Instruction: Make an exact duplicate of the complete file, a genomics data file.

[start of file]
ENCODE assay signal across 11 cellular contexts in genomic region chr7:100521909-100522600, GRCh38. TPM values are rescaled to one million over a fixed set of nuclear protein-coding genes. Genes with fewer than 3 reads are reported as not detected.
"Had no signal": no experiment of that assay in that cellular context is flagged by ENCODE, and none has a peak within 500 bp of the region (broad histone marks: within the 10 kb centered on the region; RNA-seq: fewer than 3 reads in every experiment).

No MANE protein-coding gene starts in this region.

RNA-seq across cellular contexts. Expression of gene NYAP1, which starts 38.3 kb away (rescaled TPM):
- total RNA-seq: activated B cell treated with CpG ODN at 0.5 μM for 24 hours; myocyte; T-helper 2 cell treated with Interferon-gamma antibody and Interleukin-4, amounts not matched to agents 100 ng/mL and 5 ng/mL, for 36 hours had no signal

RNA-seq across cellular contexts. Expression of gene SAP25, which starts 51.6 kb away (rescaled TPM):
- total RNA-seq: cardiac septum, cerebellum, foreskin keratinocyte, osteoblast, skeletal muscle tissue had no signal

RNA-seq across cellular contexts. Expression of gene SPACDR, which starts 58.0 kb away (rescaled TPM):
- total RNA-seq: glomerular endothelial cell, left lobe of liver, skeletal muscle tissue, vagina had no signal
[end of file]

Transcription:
ENCODE assay signal across 11 cellular contexts in genomic region chr7:100521909-100522600, GRCh38. TPM values are rescaled to one million over a fixed set of nuclear protein-coding genes. Genes with fewer than 3 reads are reported as not detected.
"Had no signal": no experiment of that assay in that cellular context is flagged by ENCODE, and none has a peak within 500 bp of the region (broad histone marks: within the 10 kb centered on the region; RNA-seq: fewer than 3 reads in every experiment).

No MANE protein-coding gene starts in this region.

RNA-seq across cellular contexts. Expression of gene NYAP1, which starts 38.3 kb away (rescaled TPM):
- total RNA-seq: activated B cell treated with CpG ODN at 0.5 μM for 24 hours; myocyte; T-helper 2 cell treated with Interferon-gamma antibody and Interleukin-4, amounts not matched to agents 100 ng/mL and 5 ng/mL, for 36 hours had no signal

RNA-seq across cellular contexts. Expression of gene SAP25, which starts 51.6 kb away (rescaled TPM):
- total RNA-seq: cardiac septum, cerebellum, foreskin keratinocyte, osteoblast, skeletal muscle tissue had no signal

RNA-seq across cellular contexts. Expression of gene SPACDR, which starts 58.0 kb away (rescaled TPM):
- total RNA-seq: glomerular endothelial cell, left lobe of liver, skeletal muscle tissue, vagina had no signal